4. Ranking the Index data: Once the data is collected, it is rigorously checked for accuracy and normalized. Once all data is normalized, the cities in the Urban Work Index are ranked using a scoring system that takes the normalized data from each of the 48 indicators and translates every data point into weighted scores. Overall scores are created from summing the average of the indicator scores across each Work Attribute.
IMPORTANT NOTE: The Survey data is not used as Index data. It is only used to build a more inclusive and credible weighting system for the Index. ie. Affordable Housing is more important to youth than Government Entrepreneurship Programs so the Index scores should reflect this.
Checking the primary and secondary YouthfulCities Urban Work Index data
Once work is collected and submitted all data goes through a rigorous internal review and check. Every data point is submitted along with a reliable source. The internal YouthfulCities team, along with external advisors, goes over the data points and sources, flags anything that does not hold up to scrutiny, and if necessary, uses our source database to replace the data point. All data checking is done collaboratively and can be tracked by all team members.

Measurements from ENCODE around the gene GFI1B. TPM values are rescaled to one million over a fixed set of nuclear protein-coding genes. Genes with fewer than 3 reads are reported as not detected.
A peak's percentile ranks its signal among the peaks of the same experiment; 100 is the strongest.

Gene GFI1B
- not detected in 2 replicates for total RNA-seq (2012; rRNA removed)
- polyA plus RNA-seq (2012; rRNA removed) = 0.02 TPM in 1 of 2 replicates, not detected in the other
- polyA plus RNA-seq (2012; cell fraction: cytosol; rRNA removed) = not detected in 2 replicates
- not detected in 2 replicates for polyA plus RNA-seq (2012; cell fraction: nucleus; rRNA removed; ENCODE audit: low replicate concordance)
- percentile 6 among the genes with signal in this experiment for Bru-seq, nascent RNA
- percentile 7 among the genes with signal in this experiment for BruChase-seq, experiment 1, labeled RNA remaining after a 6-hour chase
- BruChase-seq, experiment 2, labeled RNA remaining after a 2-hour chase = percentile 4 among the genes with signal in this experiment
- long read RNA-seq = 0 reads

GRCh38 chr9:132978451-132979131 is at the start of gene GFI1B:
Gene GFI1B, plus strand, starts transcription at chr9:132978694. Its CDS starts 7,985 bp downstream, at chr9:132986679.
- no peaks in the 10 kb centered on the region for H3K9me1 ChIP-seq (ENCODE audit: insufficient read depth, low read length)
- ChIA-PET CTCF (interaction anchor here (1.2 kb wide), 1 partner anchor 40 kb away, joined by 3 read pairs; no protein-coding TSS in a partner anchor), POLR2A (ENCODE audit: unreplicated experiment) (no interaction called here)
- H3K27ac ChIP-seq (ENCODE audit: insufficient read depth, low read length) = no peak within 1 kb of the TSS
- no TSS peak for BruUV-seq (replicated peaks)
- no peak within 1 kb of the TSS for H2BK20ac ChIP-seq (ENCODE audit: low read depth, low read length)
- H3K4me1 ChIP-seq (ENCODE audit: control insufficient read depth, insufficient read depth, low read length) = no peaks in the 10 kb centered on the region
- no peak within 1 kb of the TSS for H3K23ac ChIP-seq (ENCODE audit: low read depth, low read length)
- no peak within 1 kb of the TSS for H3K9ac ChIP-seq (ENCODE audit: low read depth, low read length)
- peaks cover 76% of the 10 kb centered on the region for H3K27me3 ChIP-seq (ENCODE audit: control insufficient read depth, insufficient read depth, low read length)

Normalizing the YouthfulCities Global Index data
Once data is checked it needs to be normalized in order to accurately compare each city:
Where necessary, data is converted to metric units
All cost-based data is normalized to CAD dollars
Since we’re motivated by a desire to measure cities from the perspective of youth, and since reliable average youth income data does not exist in the majority of the cities in our Index, we measure all cost indicators relative to one hour of minimum wage labour in CAD dollars in each city. For example:
If minimum wage in a city is $10 and the cost of a movie ticket is $12, the cost of a movie ticket, tied to minimum wage equals 1.2
Comparing data from different years
Wherever possible, data was gathered from the same calendar year. Given the different intervals of census deliveries and alternate data source availability, for some indicators we needed to compare data from different years. As a rule we only go back as far as five years.
Scale and boundary issues
For a very small number of indicators, city level data was unavailable. In these cases we collected data from province/state or national sources. To normalize the data collected from this larger sample we took the total population of a given city as a percentage of the total population of the broader area, and then multiplied the data collected from the broader area against the percentage that the city represented.
When data was not available for youth aged 15-29 we used a weighting system to allow us to use data from differently defined groups. For example, if population data was not available for youth aged 15 to 29 but was available for 15 to 24 years and 25 to 34 years, we used the 15 to 24 years data, and half of the total data from 25 to 34 years.
Hierarchy of data credibility